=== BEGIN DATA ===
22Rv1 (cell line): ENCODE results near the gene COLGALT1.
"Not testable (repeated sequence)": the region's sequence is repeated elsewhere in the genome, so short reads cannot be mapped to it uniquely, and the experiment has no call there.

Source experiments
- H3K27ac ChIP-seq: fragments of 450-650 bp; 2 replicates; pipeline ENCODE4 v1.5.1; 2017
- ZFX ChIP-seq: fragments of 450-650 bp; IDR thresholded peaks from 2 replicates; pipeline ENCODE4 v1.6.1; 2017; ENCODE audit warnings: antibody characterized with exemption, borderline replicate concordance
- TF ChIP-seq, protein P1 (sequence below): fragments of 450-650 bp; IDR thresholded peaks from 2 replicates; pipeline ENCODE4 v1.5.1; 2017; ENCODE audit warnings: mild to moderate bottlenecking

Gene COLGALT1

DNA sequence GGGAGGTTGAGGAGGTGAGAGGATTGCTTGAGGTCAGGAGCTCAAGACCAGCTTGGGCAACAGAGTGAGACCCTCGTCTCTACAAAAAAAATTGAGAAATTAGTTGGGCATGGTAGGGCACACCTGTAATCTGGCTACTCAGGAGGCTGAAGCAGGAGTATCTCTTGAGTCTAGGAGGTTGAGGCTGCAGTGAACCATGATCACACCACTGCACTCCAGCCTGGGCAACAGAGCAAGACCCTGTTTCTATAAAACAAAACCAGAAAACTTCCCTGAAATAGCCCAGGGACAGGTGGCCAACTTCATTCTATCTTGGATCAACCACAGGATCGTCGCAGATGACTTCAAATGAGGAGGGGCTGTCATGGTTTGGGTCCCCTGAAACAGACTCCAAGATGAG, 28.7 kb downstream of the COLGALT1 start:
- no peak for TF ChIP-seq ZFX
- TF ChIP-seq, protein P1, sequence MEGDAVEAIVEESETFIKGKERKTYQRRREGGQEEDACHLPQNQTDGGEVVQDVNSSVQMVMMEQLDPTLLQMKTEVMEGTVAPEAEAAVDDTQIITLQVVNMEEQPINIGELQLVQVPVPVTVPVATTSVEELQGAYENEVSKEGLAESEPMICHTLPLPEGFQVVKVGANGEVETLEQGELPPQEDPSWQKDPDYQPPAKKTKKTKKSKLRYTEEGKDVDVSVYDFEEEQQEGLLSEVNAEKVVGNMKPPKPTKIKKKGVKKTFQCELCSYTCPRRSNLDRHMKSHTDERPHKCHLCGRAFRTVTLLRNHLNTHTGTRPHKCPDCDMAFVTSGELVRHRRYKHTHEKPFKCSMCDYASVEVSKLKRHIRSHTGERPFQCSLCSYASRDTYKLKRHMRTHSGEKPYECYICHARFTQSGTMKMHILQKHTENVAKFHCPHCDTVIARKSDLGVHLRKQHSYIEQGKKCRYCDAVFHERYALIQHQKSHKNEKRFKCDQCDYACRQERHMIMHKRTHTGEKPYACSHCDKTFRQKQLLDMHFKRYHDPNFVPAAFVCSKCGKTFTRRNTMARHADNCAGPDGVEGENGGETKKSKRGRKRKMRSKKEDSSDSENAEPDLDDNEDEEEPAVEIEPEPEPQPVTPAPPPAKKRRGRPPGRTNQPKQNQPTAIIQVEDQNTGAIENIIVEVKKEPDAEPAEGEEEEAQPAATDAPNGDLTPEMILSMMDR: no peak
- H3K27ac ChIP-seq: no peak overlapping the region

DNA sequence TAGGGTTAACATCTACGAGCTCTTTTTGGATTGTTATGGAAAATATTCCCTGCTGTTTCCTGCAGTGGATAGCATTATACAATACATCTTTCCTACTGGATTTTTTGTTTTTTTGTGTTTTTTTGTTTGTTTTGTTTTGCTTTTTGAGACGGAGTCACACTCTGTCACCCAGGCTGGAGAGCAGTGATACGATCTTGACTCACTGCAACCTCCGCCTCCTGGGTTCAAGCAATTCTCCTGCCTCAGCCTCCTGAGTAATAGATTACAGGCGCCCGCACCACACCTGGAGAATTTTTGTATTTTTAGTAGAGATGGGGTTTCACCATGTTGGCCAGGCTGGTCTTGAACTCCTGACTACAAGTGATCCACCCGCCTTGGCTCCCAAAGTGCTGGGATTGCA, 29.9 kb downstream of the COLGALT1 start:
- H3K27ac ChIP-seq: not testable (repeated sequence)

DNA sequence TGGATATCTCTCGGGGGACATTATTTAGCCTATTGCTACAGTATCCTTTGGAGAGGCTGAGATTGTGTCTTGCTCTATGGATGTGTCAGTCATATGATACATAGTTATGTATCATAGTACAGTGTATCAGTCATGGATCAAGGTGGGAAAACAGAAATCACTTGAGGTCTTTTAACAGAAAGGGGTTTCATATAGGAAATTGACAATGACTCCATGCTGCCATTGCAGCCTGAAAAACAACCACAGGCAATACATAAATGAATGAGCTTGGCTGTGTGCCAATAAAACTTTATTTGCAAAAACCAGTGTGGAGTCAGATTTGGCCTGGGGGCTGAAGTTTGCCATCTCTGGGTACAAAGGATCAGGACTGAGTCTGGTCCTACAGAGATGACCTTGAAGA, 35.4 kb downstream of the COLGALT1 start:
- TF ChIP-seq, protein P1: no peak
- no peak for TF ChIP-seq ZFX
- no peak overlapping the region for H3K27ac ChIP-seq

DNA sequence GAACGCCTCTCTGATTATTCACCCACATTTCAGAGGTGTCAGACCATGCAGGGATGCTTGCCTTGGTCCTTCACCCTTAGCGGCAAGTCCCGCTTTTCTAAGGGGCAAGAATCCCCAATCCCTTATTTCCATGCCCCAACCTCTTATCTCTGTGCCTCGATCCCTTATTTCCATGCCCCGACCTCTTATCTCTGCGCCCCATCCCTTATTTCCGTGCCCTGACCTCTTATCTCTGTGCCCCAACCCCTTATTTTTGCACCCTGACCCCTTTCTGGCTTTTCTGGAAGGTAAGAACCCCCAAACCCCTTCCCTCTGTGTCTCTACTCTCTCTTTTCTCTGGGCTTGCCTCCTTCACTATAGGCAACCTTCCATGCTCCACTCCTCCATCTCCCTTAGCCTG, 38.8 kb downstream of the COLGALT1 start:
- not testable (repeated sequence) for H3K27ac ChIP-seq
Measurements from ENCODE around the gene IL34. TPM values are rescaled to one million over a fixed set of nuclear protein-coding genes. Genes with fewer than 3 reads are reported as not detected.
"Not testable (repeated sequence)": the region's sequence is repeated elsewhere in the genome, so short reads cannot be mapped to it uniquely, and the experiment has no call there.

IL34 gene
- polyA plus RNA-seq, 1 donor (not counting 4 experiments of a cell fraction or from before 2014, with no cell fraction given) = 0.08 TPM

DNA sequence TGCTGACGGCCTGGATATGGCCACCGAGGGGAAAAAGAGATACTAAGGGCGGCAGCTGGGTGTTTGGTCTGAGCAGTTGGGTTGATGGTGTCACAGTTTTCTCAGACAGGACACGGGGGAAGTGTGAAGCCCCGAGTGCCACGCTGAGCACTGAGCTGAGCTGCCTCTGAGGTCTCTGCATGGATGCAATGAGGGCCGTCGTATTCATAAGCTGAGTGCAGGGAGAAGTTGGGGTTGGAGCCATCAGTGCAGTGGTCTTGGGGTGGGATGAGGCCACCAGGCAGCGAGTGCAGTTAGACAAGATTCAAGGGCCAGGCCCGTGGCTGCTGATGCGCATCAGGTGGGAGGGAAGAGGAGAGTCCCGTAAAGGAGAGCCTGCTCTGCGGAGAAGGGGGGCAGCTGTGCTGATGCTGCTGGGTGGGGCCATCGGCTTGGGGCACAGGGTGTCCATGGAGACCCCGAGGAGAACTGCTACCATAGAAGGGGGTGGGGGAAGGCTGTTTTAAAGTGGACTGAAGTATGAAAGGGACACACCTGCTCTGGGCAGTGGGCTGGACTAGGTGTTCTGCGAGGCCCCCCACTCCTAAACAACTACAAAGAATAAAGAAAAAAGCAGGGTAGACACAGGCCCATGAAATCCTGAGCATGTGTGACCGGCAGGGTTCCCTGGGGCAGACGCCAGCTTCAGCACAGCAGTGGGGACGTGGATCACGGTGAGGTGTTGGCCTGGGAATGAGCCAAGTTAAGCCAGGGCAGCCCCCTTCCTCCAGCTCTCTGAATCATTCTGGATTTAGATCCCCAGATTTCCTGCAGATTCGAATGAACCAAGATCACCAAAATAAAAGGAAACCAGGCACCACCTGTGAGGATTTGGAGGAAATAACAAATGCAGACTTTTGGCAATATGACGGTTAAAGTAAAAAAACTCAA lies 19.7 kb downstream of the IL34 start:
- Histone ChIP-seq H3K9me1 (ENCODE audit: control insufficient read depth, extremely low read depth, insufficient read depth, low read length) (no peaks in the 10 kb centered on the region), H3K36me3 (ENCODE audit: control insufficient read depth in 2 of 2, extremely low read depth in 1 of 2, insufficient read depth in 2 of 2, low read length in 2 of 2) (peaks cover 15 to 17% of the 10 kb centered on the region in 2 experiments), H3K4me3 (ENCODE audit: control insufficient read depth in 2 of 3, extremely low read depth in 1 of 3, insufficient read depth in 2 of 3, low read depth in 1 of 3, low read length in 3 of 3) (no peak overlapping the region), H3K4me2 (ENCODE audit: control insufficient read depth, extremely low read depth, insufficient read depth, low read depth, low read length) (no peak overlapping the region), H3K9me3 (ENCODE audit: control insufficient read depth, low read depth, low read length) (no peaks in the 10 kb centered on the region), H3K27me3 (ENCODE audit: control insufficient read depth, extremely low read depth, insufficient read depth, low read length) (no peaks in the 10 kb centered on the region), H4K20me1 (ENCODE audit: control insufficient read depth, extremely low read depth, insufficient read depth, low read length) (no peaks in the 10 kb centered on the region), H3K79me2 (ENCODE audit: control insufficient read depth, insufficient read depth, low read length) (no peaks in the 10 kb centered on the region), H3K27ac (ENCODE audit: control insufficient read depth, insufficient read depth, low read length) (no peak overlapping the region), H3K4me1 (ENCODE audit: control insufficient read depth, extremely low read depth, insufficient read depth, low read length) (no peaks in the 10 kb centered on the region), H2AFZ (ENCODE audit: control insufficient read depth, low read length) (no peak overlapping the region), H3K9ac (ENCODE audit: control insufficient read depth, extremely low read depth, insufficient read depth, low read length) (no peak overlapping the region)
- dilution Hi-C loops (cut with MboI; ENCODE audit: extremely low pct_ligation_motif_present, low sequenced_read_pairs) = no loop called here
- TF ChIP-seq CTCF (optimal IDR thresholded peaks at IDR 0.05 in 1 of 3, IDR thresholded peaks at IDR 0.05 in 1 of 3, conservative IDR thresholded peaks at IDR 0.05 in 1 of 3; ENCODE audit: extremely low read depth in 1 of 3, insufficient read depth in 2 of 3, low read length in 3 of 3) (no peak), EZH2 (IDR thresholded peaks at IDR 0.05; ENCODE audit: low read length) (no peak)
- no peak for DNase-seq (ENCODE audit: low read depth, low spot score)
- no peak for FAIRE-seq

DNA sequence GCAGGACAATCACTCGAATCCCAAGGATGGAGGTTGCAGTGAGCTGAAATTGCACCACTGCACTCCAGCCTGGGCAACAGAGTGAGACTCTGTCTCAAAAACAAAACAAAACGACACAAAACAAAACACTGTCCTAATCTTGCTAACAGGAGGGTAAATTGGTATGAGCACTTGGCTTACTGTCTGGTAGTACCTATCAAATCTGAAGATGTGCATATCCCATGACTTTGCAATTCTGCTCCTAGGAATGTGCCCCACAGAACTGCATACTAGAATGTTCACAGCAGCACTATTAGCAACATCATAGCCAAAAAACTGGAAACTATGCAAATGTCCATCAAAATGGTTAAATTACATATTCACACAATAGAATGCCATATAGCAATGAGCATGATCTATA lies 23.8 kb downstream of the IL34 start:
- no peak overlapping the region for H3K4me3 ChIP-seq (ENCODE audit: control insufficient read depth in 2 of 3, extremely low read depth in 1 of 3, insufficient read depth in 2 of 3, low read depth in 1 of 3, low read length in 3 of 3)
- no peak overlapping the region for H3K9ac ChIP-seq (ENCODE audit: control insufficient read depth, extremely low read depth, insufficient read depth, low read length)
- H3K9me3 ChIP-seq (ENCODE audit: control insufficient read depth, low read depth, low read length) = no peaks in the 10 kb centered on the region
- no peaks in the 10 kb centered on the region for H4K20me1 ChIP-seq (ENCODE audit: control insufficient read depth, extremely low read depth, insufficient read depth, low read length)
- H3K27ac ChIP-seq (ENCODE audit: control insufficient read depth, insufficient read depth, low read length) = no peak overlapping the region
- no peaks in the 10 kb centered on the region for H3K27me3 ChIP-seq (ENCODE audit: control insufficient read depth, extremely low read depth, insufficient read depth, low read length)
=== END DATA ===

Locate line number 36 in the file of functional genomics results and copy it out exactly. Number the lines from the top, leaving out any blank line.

- no peaks in the 10 kb centered on the region for H3K27me3 ChIP-seq (ENCODE audit: control insufficient read depth, extremely low read depth, insufficient read depth, low read length)